Could your cat secretly be plotting to kill you?
Published 10/11/2015 | 00:00
Last year, pet food manufacturers Whiskas aired television commercials suggesting a link between domestic pet cats and their wild cousins.
Cleverly edited video footage showed wild cats (like tigers and snow leopards) morphing into domestic pet cats as they came through the cat flap, making the point that within every pet cat lurks a wild ancestor. Recent research suggests this may be closer to the truth than the advertisers imagined: studies carried out by the University of Edinburgh and Bronx Zoo has shown that pet cats share many personality traits with their wild cat relatives. So the big question that's being asked is this: does your cat secretly see you as potential prey?
The research was published in the Journal of Comparative Psychology, a magazine that has been published every three months since 1921, showcasing research that compares the psychology of different species, including humans and animals. The language of the journal is jargon-filled and technical, taking an academic view on behaviour, cognition, perception, and social relationships. The multi-national editorial board includes Irene Pepperberg, whose African Grey Parrot, Alex, achieved international recognition for his remarkable intelligence.
The story of Alex encapsulates the essence of the journal: this smart parrot showed that humans are not as different from animals as we've believed in the past. Alex had a vocabulary of over 100 words, and he used the words in a way that demonstrated a deeper understanding than has previously been expected of animals. He could distinguish seven colours and five shapes, and he understood the concepts of "bigger", "smaller", "same", and "different". Psychological studies of Alex, published in the journal, forced scientists to begin to consider that we humans are not unique in the way that we think and feel.
So what did the Journal say about cats? The researches worked with caretakers at wildlife parks and zoos to categorise the personalities of wild cats in captivity, comparing them with pet cats. They used human-style psychological definitions, attributing scores for 45 different aspects of the cats' personalities. These included terms like co-operative, solitary, vocal, playful, active and many more. Each cat was given a rating for each characteristic, then the combination of scores was used to give the cat a "personality type". You'd think that each species would have a distinctly different outcome, but in fact there were startling correlations between the different types of cat.
In particular, the researchers found that pet cats have strikingly similar personality structures to African lions, with high inclinations toward "dominance, impulsiveness and neuroticism". Lions are the most social of the Big Cats, so it's logical that pet cats, whose sociability is the reason why they live with us, might have similar personalities. But it's the close similarity of personalities which is surprising, and this provides a sharp reminder that our pet cats are not "little humans". It's far more accurate to describe them as "little lions".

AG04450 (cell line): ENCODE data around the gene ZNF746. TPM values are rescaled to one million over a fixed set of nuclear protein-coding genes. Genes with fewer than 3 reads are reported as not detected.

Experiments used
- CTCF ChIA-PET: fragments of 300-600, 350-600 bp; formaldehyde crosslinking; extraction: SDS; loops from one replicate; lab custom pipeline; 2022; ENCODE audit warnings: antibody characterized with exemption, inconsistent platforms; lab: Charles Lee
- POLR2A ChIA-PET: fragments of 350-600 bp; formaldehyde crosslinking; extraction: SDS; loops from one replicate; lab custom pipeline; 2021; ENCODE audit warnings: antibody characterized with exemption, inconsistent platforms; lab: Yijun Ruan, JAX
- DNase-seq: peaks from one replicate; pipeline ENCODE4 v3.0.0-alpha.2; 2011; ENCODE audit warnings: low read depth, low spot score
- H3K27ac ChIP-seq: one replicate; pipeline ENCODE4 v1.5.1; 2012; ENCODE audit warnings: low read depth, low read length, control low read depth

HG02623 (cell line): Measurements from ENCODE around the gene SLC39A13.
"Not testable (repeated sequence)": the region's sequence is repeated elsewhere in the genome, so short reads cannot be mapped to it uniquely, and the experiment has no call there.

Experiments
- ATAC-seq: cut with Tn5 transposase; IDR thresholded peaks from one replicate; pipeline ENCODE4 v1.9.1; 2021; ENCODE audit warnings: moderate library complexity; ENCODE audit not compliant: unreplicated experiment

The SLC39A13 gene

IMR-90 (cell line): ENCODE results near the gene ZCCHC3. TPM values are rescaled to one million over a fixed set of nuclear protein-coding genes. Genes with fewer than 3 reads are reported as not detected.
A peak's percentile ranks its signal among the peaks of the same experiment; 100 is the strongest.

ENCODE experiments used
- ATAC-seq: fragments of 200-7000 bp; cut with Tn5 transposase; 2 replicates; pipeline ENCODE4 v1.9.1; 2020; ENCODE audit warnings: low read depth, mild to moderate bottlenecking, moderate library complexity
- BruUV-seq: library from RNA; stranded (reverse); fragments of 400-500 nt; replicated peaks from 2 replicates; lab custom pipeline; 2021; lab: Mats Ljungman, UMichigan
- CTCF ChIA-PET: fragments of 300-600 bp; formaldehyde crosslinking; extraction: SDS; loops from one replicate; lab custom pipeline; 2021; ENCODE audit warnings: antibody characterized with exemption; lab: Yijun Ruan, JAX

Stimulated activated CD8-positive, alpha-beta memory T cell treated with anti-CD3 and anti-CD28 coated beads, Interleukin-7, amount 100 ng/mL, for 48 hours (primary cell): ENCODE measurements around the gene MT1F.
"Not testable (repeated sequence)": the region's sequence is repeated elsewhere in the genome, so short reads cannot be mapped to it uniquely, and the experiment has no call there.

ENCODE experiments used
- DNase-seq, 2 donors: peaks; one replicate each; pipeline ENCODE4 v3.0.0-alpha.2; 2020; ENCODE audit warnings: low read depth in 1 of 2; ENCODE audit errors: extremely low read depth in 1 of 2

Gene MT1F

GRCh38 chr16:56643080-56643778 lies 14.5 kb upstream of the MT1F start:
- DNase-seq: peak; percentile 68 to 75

The significance of the research is that it underlines the point that pet cats are still close to their wild ancestors: beneath the fluff and the purrs, they are independent, ruthless predators, with just a veneer of civilisation. Pet cats are renowned (and often despised) for hunting small prey, whether it's rodents or wild birds. It isn't their fault that they do this: they are still hard wired to be predators. And if people prevent their pets from hunting (e.g. by keeping them indoors), the research reminds us that their instinct to hunt is so strong that it is only fair to provide them with some other outlet to express their hunting behaviour. This could be toys (such as wands with feathers on the end of nylon threads), interactions with their owners (many cats love playing with laser pointer beams), or just the design of the home in a cat-friendly way (high up shelves to survey the world from, low down hidey holes to hide in, etc).
Cats are probably the most misunderstood pets: people treat them like little people, assuming that they like to eat dinner beside one another (they often hate doing this). They also force them to share litter trays (can you imagine being forced to go to the toilet in a public loo with no cubicles): the truth is that there should be one litter tray per cat in a house, with one extra one. Many of the common behavioural problems of cats are directly related to these misunderstandings. When cats are stressed, they do "bad" things, like piddling in shoes, pooing under cupboards, and scratching humans who terrify them.
If people take the time to read up on their pet cats' natural behaviours, they will be inspired to provide far more appropriate living conditions for them, creating a far more harmonious home environment.
Back to that question: how does your pet cat see you? As a master, a friend, or perhaps as prey? At the moment, my cat is definitely my friend. But if I was suddenly shrunk to mouse-size, would he still be my friend? I'm afraid that I strongly suspect that the feline hunting instinct is just too strong: I've no doubt that a tiny Pete would soon be batted, bitten then hungrily eaten.